[INDIE FOLK] In 2007, Daniel Dixon left his home in California to chase a girl in Louisville. Instead, his stay in Kentucky yielded a fateful encounter with Andrew Stonestreet. The first night the pair met, they jammed together, immediately hitting it off. "I was like, 'Fuck, this guy can play everything,'" Stonestreet recalls. "'We should definitely play music together.'"
Neither of them could have predicted they'd wind up in a band in Portland.
Soon after their Louisville introduction, Dixon visited Nashville to help Stonestreet lay down a Christmas album he was recording for his family (in lieu of buying gifts). That collaboration marked the beginning of a fond friendship—and of a band, Greylag.
Though the group's look—long hair, cigarettes and guitars—is familiar, Greylag stands out for its simple, folky arrangements of dueling acoustic and electric guitars, which, along with bass and percussion, frame Stonestreet's magnetic vocal melodies beautifully. His vocals vary from soft croons to expressively high falsettos that, when pushed to their limit and backed by Dixon's lead guitar, unfold as some of the purest moments in the music.
Some of the band's strength comes from juxtaposition of styles: Stonestreet, 25 and originally from West Virginia, comes from a self-taught singer-songwriter background. Dixon, 28 and originally from San Francisco, draws from formal composition-based training. "We make each other better by collaborating," Dixon says. "We balance each other's strengths and weaknesses."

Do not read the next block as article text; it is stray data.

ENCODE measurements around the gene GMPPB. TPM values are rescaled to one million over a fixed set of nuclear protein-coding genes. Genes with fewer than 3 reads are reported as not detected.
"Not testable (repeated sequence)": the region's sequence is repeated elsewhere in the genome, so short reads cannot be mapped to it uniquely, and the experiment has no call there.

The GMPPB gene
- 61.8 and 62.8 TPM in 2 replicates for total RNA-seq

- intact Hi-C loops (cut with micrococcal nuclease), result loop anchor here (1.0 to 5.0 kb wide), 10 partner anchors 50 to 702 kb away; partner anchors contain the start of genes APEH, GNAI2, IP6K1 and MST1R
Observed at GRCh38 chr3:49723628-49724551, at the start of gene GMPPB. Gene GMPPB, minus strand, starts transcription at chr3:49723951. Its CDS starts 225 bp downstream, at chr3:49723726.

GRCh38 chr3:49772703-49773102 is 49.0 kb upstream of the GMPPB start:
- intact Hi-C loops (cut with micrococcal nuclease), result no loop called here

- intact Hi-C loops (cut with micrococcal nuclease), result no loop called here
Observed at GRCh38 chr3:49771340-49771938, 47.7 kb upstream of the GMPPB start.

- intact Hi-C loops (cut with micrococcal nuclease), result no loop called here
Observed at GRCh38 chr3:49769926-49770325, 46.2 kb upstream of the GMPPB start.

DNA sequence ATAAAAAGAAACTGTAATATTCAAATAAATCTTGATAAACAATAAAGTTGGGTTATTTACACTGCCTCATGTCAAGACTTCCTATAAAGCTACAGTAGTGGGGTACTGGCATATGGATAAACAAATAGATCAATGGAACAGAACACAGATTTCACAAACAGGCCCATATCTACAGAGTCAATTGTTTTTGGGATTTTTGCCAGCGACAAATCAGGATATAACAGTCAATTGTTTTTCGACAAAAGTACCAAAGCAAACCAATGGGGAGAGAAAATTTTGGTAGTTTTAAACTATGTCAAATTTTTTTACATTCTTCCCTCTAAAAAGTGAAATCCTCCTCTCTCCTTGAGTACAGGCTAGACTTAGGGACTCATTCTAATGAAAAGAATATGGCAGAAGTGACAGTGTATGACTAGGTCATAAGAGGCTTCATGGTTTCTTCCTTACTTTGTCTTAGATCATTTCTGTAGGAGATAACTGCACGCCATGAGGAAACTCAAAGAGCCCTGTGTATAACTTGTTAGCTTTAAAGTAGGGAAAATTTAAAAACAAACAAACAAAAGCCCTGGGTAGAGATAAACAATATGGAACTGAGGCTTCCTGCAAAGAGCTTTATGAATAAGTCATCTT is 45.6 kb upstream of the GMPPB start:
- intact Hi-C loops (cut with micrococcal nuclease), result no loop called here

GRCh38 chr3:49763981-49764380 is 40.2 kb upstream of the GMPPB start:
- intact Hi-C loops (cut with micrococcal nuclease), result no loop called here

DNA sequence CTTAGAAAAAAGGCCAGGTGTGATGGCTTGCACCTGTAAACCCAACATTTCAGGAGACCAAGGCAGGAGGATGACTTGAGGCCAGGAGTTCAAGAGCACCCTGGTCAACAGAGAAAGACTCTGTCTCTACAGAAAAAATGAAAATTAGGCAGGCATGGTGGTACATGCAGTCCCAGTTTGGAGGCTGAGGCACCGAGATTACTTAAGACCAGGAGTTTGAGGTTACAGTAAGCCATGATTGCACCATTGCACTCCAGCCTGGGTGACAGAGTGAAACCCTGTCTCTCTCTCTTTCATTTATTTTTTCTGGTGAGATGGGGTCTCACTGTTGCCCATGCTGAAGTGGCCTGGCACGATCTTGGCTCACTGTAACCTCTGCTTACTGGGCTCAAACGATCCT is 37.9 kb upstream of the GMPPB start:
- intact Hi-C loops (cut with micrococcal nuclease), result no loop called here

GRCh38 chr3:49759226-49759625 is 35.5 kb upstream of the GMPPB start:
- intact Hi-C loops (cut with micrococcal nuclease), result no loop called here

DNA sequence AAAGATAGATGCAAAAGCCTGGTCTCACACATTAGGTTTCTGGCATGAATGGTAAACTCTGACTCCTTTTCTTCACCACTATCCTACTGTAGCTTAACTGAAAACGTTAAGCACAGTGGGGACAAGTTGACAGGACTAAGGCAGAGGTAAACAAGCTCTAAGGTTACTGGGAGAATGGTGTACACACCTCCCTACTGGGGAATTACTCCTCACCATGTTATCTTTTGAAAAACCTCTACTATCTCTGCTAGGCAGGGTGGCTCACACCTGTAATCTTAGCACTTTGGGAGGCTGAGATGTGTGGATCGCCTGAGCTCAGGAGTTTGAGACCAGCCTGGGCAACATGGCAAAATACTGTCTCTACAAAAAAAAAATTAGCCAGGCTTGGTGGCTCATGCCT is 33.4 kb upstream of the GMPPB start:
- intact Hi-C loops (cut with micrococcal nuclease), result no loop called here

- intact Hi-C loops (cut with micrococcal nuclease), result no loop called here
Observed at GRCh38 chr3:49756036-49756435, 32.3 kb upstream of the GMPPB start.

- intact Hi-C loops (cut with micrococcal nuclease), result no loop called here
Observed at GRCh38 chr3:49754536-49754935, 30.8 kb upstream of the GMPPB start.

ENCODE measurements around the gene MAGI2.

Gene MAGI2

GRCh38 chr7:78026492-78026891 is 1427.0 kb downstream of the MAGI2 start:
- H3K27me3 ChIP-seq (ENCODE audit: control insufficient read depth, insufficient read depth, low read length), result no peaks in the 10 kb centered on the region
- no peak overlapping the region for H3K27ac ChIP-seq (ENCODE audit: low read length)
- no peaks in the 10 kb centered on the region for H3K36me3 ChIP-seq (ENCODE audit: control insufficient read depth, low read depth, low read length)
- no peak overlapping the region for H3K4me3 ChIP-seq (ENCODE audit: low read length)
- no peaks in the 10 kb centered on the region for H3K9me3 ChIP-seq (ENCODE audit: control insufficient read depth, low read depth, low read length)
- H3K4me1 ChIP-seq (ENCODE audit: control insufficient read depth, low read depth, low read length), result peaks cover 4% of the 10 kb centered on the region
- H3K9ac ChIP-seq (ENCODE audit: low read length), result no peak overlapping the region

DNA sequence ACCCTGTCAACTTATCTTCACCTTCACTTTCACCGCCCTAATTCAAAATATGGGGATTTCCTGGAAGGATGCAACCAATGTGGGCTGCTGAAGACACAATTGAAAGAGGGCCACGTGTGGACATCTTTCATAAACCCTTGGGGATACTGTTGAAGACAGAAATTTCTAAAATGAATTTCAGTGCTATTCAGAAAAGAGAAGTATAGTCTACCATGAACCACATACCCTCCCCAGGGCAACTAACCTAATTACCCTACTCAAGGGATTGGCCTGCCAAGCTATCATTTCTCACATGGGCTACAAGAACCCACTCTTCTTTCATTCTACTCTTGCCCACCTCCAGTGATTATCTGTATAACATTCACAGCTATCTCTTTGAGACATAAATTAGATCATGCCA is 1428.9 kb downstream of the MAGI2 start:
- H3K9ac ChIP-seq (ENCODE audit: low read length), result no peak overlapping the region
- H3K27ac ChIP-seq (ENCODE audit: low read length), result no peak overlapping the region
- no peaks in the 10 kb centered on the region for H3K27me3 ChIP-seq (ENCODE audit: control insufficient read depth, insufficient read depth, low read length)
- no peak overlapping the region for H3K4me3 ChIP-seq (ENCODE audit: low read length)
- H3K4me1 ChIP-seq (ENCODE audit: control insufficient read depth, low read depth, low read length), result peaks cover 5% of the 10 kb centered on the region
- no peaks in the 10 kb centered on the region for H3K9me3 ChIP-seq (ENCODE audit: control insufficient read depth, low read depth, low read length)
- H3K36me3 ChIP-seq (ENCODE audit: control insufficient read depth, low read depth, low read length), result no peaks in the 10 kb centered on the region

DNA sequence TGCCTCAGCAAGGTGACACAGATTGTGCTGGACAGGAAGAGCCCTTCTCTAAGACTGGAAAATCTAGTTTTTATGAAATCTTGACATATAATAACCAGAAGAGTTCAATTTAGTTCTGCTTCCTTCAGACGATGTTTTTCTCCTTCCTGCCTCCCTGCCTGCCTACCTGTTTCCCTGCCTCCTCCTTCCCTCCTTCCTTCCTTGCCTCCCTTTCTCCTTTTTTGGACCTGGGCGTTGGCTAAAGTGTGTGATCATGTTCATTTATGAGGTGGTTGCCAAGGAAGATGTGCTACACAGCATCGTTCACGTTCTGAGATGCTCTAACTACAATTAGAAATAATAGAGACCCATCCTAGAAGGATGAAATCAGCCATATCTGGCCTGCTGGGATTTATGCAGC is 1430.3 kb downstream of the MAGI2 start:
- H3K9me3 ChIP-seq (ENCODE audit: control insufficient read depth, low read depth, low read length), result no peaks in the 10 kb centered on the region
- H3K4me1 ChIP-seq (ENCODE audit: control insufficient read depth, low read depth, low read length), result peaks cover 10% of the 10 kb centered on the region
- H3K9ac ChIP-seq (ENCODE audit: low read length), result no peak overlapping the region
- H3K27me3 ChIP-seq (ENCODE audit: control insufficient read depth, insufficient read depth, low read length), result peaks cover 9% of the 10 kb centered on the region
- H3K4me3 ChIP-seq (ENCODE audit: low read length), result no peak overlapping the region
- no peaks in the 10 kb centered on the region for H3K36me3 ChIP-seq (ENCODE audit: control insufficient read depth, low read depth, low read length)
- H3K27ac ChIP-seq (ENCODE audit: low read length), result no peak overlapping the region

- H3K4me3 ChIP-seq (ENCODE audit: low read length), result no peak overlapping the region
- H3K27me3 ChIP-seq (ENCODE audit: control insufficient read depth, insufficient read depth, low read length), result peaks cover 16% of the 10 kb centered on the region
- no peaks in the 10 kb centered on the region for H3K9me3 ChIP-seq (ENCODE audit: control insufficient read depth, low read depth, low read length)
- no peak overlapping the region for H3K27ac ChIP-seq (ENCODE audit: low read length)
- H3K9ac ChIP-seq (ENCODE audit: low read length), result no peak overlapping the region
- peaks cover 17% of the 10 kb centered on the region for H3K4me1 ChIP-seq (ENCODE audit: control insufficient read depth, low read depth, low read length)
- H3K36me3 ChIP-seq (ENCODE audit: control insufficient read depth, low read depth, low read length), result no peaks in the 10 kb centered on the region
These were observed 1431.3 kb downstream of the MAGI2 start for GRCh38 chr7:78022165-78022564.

After their initial meeting, the two attempted long-distance musical projects. But after skipping around the country with his music, Dixon settled in Portland in 2009. Stonestreet followed in early 2010. With help from current bandmate Brady Swan and friend Brandon Johnson, the freshly rooted pair quickly recorded the excellent seven-track EP The Only Way to Kill You, released in May. "The idea behind it was that it would be capturing the birth of the band," Dixon says. Most of it was recorded in a living room.
Writing most of the songs amid his transition out West, Stonestreet's lyrics on the EP are introspective. On "Tiger," he sings, "We spout off whatever feels and works/ Our good intentions don't mean shit, tiger." The singer-guitarist, who describes himself as "mouthy," says he wrote the line to himself. "I was like, 'Why don't you just shut the hell up for five minutes and witness what's happening around you?,'" he says of the lyrics. "When I listen back now, it kind of sounds like a kid waking up to a lot of stuff."
Since signing with the California-based label Ninth Street Opus and wrapping up separate national tours with Gomez and Augustana, Greylag has been working on new material and letting life sink in. The next record will move toward a full-band vision and be heavier than the debut (Stonestreet has lost three grandparents and two childhood friends in the past year). But catharsis has always been at the heart of the group's music.
"It's a huge release. It's in me to do, and I gotta put it out," Stonestreet says of making music with Greylag. "It's like sleeping now. It's part of me."
SEE IT: Greylag plays Mississippi Studios, 3939 N Mississippi Ave., on Wednesday, Aug. 29, with Catherine Feeny and Suzanne Tufan. 8 pm. $8. 21+.